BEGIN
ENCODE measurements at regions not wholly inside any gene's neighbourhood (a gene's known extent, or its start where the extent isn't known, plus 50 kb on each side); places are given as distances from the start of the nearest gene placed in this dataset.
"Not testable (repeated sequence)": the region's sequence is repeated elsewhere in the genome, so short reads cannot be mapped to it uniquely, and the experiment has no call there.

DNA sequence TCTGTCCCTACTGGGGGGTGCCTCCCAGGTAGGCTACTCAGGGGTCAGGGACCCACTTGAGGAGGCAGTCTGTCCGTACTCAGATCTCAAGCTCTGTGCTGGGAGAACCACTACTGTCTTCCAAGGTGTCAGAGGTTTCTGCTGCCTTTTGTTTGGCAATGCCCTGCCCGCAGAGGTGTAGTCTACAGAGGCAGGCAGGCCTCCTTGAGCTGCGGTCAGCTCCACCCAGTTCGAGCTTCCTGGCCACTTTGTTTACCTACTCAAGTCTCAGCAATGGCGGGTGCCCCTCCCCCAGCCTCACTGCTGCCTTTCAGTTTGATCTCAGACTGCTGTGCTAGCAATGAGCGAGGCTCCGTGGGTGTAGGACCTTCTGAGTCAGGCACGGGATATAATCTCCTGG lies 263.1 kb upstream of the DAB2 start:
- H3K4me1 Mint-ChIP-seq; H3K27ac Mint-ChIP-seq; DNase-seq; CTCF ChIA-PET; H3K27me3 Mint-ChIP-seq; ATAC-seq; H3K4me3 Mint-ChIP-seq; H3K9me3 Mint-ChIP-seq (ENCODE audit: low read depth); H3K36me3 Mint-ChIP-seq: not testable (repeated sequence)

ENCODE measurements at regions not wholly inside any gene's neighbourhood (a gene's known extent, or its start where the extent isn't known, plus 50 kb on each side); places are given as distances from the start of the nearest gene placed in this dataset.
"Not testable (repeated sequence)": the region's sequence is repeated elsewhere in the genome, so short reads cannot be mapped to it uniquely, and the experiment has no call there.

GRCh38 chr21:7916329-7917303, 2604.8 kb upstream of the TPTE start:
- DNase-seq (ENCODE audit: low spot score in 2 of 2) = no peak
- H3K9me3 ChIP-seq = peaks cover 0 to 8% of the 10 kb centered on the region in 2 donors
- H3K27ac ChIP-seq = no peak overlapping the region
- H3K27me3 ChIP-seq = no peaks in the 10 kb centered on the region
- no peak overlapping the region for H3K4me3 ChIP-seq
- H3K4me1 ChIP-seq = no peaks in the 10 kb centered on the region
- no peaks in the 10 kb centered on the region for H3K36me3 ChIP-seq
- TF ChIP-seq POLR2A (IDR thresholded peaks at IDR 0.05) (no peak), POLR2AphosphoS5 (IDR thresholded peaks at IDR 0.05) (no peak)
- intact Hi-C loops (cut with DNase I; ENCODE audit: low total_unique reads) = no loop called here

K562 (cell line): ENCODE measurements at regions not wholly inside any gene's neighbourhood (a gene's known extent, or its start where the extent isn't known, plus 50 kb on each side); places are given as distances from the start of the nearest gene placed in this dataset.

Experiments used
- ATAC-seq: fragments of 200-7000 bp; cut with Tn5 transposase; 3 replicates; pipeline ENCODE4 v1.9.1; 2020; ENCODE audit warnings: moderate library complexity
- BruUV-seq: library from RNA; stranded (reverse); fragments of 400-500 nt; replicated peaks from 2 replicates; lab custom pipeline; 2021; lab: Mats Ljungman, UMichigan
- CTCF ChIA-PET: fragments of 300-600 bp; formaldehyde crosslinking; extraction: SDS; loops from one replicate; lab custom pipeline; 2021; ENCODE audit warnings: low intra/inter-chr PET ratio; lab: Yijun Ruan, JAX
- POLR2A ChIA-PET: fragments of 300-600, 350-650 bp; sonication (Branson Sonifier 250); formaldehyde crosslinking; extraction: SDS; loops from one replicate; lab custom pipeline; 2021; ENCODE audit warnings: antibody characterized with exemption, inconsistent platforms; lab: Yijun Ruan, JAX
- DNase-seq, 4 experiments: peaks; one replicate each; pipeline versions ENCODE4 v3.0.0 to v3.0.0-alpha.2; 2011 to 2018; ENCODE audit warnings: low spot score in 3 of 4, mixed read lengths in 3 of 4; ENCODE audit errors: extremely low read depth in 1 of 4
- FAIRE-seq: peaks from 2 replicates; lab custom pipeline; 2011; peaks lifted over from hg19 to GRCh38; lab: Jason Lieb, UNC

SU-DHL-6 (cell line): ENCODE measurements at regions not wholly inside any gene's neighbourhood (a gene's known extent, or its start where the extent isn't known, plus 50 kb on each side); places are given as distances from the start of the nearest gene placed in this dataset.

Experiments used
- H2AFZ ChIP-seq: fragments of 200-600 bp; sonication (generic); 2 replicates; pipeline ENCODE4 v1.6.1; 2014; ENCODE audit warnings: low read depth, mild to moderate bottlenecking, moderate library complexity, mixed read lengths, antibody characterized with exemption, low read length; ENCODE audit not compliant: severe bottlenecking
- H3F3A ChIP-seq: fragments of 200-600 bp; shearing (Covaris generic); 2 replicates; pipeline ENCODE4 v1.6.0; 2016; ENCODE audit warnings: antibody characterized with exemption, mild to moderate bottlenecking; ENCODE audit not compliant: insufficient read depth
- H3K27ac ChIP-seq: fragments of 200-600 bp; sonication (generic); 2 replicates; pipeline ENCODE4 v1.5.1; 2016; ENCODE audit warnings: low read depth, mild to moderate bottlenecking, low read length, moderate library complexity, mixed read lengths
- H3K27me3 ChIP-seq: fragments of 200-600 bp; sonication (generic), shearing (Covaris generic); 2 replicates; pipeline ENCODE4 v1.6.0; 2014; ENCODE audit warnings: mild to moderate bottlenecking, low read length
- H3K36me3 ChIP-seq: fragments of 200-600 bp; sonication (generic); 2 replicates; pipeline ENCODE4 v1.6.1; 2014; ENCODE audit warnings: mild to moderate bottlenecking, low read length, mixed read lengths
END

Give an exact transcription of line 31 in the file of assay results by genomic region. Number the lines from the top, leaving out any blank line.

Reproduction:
- H3K36me3 ChIP-seq: fragments of 200-600 bp; sonication (generic); 2 replicates; pipeline ENCODE4 v1.6.1; 2014; ENCODE audit warnings: mild to moderate bottlenecking, low read length, mixed read lengths